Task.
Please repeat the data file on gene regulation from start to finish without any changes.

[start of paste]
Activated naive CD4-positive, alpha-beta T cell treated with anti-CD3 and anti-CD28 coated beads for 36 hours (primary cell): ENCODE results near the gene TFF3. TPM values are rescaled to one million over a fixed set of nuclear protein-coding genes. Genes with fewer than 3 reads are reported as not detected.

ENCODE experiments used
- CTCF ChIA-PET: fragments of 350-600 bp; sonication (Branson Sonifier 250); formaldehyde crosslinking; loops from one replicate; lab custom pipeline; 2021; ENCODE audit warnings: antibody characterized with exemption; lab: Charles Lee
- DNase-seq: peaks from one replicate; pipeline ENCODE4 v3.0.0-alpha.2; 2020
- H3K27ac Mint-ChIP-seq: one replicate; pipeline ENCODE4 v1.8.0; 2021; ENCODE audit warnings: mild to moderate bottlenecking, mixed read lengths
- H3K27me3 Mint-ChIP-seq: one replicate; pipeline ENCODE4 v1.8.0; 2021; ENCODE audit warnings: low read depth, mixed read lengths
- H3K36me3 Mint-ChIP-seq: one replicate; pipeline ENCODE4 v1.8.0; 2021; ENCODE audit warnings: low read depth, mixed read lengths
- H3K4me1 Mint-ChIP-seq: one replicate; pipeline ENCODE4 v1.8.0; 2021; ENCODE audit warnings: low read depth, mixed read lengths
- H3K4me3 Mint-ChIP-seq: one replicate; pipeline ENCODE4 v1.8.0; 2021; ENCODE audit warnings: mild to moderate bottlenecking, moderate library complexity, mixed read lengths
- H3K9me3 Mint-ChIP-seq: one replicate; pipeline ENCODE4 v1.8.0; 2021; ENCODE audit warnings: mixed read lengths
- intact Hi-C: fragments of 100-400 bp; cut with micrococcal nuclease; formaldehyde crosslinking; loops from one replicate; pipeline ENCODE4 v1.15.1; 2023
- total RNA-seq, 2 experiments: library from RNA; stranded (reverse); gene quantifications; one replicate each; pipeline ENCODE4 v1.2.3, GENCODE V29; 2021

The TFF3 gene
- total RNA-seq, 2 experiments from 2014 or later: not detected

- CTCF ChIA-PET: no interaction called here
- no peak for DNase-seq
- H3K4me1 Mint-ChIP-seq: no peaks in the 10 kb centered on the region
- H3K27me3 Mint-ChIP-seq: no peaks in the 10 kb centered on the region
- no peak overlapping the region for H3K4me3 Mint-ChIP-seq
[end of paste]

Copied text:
Activated naive CD4-positive, alpha-beta T cell treated with anti-CD3 and anti-CD28 coated beads for 36 hours (primary cell): ENCODE results near the gene TFF3. TPM values are rescaled to one million over a fixed set of nuclear protein-coding genes. Genes with fewer than 3 reads are reported as not detected.

ENCODE experiments used
- CTCF ChIA-PET: fragments of 350-600 bp; sonication (Branson Sonifier 250); formaldehyde crosslinking; loops from one replicate; lab custom pipeline; 2021; ENCODE audit warnings: antibody characterized with exemption; lab: Charles Lee
- DNase-seq: peaks from one replicate; pipeline ENCODE4 v3.0.0-alpha.2; 2020
- H3K27ac Mint-ChIP-seq: one replicate; pipeline ENCODE4 v1.8.0; 2021; ENCODE audit warnings: mild to moderate bottlenecking, mixed read lengths
- H3K27me3 Mint-ChIP-seq: one replicate; pipeline ENCODE4 v1.8.0; 2021; ENCODE audit warnings: low read depth, mixed read lengths
- H3K36me3 Mint-ChIP-seq: one replicate; pipeline ENCODE4 v1.8.0; 2021; ENCODE audit warnings: low read depth, mixed read lengths
- H3K4me1 Mint-ChIP-seq: one replicate; pipeline ENCODE4 v1.8.0; 2021; ENCODE audit warnings: low read depth, mixed read lengths
- H3K4me3 Mint-ChIP-seq: one replicate; pipeline ENCODE4 v1.8.0; 2021; ENCODE audit warnings: mild to moderate bottlenecking, moderate library complexity, mixed read lengths
- H3K9me3 Mint-ChIP-seq: one replicate; pipeline ENCODE4 v1.8.0; 2021; ENCODE audit warnings: mixed read lengths
- intact Hi-C: fragments of 100-400 bp; cut with micrococcal nuclease; formaldehyde crosslinking; loops from one replicate; pipeline ENCODE4 v1.15.1; 2023
- total RNA-seq, 2 experiments: library from RNA; stranded (reverse); gene quantifications; one replicate each; pipeline ENCODE4 v1.2.3, GENCODE V29; 2021

The TFF3 gene
- total RNA-seq, 2 experiments from 2014 or later: not detected

- CTCF ChIA-PET: no interaction called here
- no peak for DNase-seq
- H3K4me1 Mint-ChIP-seq: no peaks in the 10 kb centered on the region
- H3K27me3 Mint-ChIP-seq: no peaks in the 10 kb centered on the region
- no peak overlapping the region for H3K4me3 Mint-ChIP-seq